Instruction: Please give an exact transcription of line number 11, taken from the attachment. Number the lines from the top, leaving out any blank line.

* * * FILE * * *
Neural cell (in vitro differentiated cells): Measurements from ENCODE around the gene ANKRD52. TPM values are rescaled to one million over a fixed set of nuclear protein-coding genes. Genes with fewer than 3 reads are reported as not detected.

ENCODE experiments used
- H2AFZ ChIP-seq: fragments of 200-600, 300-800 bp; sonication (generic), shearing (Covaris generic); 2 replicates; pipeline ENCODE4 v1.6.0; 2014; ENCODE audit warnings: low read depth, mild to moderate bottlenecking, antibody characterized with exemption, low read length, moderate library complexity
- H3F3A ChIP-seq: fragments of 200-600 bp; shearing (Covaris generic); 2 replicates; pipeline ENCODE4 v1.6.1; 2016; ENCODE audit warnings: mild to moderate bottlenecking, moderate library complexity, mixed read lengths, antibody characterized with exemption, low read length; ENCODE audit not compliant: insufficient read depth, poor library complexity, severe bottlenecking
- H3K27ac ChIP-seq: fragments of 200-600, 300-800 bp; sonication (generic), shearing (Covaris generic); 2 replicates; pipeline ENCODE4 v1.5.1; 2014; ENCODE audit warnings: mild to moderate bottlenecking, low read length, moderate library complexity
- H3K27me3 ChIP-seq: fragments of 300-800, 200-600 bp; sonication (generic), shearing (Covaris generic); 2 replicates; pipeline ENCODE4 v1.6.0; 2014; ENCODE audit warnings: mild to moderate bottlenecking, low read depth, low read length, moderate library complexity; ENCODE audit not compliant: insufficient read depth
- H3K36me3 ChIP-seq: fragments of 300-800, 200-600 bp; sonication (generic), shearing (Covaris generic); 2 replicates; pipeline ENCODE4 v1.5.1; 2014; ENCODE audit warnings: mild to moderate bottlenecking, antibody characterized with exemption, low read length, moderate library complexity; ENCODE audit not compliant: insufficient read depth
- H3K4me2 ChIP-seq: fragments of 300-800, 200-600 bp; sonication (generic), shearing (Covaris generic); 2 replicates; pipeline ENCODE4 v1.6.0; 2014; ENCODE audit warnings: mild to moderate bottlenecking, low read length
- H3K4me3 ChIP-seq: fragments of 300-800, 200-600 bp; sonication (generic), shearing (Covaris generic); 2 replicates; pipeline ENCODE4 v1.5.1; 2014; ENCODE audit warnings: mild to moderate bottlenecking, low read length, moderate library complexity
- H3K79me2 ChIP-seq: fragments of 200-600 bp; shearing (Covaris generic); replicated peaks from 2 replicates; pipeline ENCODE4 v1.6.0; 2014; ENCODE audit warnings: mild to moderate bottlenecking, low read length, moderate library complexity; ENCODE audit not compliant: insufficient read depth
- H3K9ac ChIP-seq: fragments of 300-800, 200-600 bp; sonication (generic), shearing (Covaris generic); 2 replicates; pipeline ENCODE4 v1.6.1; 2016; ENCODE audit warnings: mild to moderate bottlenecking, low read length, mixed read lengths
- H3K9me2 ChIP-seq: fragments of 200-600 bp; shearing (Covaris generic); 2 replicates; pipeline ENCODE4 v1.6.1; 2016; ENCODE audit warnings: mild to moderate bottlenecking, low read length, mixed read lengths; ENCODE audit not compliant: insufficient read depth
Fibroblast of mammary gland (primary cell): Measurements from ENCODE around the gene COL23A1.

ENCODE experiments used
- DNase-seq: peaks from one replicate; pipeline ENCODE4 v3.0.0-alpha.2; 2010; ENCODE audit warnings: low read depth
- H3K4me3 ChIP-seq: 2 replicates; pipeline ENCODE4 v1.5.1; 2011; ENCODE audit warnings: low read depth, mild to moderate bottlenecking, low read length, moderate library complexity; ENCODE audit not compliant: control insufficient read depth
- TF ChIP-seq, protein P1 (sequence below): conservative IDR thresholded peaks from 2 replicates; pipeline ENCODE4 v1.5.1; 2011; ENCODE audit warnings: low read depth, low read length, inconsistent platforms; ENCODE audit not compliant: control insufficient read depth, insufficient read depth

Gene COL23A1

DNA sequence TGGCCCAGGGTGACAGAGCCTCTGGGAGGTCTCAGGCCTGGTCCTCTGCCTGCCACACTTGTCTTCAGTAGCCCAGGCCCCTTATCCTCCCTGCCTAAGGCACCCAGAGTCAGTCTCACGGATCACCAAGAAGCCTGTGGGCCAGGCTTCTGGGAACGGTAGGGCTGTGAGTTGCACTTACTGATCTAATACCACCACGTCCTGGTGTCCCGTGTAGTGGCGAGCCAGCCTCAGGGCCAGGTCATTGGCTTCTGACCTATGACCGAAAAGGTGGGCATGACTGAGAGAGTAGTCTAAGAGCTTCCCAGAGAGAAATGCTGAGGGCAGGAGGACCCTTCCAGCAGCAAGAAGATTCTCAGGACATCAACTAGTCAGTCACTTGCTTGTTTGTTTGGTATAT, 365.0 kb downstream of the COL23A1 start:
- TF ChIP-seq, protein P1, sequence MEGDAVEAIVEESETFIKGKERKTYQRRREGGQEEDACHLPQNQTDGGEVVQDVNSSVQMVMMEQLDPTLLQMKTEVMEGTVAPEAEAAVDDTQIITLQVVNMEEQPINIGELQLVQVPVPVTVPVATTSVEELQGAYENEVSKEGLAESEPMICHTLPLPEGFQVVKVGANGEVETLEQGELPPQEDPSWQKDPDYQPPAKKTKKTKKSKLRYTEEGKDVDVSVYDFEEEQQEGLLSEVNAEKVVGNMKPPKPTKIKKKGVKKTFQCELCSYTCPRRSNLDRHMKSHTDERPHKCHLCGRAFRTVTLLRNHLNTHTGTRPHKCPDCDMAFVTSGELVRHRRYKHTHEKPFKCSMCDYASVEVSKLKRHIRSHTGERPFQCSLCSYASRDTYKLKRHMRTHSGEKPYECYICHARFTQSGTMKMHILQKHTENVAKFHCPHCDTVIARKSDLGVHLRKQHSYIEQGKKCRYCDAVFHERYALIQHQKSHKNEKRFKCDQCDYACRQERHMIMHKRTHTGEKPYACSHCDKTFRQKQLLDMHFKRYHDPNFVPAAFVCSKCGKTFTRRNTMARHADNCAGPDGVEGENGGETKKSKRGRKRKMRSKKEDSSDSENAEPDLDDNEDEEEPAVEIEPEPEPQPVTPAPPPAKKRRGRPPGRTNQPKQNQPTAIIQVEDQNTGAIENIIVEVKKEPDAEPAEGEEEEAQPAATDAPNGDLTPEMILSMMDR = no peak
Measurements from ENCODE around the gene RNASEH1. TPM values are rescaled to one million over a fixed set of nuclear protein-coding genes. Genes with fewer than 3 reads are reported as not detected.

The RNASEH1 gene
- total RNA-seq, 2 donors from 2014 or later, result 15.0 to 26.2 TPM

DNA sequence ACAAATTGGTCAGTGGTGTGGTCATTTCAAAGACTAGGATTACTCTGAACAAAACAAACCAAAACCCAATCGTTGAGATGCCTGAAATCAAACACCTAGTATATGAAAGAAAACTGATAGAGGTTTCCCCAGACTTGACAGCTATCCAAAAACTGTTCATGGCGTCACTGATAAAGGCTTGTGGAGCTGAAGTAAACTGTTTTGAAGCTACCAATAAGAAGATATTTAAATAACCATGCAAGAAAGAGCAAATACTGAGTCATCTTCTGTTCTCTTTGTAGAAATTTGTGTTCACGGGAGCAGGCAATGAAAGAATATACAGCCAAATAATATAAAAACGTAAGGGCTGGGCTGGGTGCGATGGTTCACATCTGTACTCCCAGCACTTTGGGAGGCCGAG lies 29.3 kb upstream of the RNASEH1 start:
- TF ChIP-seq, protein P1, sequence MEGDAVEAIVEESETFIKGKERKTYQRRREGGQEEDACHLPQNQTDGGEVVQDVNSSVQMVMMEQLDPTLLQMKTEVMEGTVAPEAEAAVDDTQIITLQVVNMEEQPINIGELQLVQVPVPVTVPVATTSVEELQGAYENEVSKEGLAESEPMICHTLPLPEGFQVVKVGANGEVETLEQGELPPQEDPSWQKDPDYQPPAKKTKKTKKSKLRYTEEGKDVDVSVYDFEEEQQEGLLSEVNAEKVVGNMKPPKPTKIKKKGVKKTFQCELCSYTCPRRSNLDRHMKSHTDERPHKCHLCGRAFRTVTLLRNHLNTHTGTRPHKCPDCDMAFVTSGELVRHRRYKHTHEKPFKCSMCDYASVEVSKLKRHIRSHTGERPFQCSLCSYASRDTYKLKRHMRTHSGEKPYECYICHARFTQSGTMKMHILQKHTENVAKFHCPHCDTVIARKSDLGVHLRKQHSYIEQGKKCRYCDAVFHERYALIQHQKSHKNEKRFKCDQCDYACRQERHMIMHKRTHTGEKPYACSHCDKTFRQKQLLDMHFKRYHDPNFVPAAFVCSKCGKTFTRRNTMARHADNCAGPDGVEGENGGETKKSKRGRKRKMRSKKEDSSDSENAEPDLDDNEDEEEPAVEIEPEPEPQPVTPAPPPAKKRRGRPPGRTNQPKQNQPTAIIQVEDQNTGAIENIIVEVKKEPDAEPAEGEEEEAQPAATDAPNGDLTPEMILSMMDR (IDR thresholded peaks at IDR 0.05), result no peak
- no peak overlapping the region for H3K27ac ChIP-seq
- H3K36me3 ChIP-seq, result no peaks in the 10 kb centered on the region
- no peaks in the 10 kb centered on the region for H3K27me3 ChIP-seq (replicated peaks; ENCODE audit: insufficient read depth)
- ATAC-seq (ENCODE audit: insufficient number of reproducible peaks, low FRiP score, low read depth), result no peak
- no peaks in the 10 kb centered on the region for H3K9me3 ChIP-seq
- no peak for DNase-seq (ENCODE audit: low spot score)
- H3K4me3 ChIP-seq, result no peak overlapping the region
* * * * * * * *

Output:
- H3K9ac ChIP-seq: fragments of 300-800, 200-600 bp; sonication (generic), shearing (Covaris generic); 2 replicates; pipeline ENCODE4 v1.6.1; 2016; ENCODE audit warnings: mild to moderate bottlenecking, low read length, mixed read lengths